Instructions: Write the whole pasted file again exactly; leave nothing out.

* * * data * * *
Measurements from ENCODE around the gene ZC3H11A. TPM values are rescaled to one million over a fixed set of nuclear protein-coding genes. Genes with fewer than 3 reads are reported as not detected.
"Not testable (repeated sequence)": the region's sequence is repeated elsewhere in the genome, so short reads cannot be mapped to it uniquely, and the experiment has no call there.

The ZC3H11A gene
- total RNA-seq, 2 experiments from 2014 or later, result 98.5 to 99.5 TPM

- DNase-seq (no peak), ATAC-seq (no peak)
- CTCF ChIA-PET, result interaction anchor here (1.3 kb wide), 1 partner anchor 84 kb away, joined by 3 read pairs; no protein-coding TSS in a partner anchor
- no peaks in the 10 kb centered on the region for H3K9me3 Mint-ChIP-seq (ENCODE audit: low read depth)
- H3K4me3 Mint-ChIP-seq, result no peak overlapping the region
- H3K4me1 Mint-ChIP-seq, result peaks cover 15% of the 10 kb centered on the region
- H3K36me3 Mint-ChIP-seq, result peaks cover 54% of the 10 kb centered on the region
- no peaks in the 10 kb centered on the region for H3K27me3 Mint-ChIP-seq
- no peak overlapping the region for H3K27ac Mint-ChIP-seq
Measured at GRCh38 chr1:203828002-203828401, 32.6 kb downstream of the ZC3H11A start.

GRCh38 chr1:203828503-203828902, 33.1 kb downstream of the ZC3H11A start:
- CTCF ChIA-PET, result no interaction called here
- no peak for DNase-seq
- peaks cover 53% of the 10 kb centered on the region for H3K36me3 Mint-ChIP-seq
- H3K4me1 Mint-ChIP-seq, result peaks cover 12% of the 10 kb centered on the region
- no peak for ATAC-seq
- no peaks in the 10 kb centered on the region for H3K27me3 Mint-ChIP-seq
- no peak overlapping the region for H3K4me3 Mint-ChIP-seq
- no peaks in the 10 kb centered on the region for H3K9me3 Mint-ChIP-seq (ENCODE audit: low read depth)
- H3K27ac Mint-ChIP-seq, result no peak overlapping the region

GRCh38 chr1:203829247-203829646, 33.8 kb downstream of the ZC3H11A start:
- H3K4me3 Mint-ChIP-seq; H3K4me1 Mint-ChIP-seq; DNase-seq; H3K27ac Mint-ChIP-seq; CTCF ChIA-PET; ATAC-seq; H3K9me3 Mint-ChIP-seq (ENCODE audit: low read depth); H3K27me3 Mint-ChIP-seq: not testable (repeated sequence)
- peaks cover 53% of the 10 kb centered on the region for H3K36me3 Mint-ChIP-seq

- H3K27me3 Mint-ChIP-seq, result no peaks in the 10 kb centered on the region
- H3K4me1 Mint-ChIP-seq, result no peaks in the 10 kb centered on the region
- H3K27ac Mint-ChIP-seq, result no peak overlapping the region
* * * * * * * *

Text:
Measurements from ENCODE around the gene ZC3H11A. TPM values are rescaled to one million over a fixed set of nuclear protein-coding genes. Genes with fewer than 3 reads are reported as not detected.
"Not testable (repeated sequence)": the region's sequence is repeated elsewhere in the genome, so short reads cannot be mapped to it uniquely, and the experiment has no call there.

The ZC3H11A gene
- total RNA-seq, 2 experiments from 2014 or later, result 98.5 to 99.5 TPM

- DNase-seq (no peak), ATAC-seq (no peak)
- CTCF ChIA-PET, result interaction anchor here (1.3 kb wide), 1 partner anchor 84 kb away, joined by 3 read pairs; no protein-coding TSS in a partner anchor
- no peaks in the 10 kb centered on the region for H3K9me3 Mint-ChIP-seq (ENCODE audit: low read depth)
- H3K4me3 Mint-ChIP-seq, result no peak overlapping the region
- H3K4me1 Mint-ChIP-seq, result peaks cover 15% of the 10 kb centered on the region
- H3K36me3 Mint-ChIP-seq, result peaks cover 54% of the 10 kb centered on the region
- no peaks in the 10 kb centered on the region for H3K27me3 Mint-ChIP-seq
- no peak overlapping the region for H3K27ac Mint-ChIP-seq
Measured at GRCh38 chr1:203828002-203828401, 32.6 kb downstream of the ZC3H11A start.

GRCh38 chr1:203828503-203828902, 33.1 kb downstream of the ZC3H11A start:
- CTCF ChIA-PET, result no interaction called here
- no peak for DNase-seq
- peaks cover 53% of the 10 kb centered on the region for H3K36me3 Mint-ChIP-seq
- H3K4me1 Mint-ChIP-seq, result peaks cover 12% of the 10 kb centered on the region
- no peak for ATAC-seq
- no peaks in the 10 kb centered on the region for H3K27me3 Mint-ChIP-seq
- no peak overlapping the region for H3K4me3 Mint-ChIP-seq
- no peaks in the 10 kb centered on the region for H3K9me3 Mint-ChIP-seq (ENCODE audit: low read depth)
- H3K27ac Mint-ChIP-seq, result no peak overlapping the region

GRCh38 chr1:203829247-203829646, 33.8 kb downstream of the ZC3H11A start:
- H3K4me3 Mint-ChIP-seq; H3K4me1 Mint-ChIP-seq; DNase-seq; H3K27ac Mint-ChIP-seq; CTCF ChIA-PET; ATAC-seq; H3K9me3 Mint-ChIP-seq (ENCODE audit: low read depth); H3K27me3 Mint-ChIP-seq: not testable (repeated sequence)
- peaks cover 53% of the 10 kb centered on the region for H3K36me3 Mint-ChIP-seq

- H3K27me3 Mint-ChIP-seq, result no peaks in the 10 kb centered on the region
- H3K4me1 Mint-ChIP-seq, result no peaks in the 10 kb centered on the region
- H3K27ac Mint-ChIP-seq, result no peak overlapping the region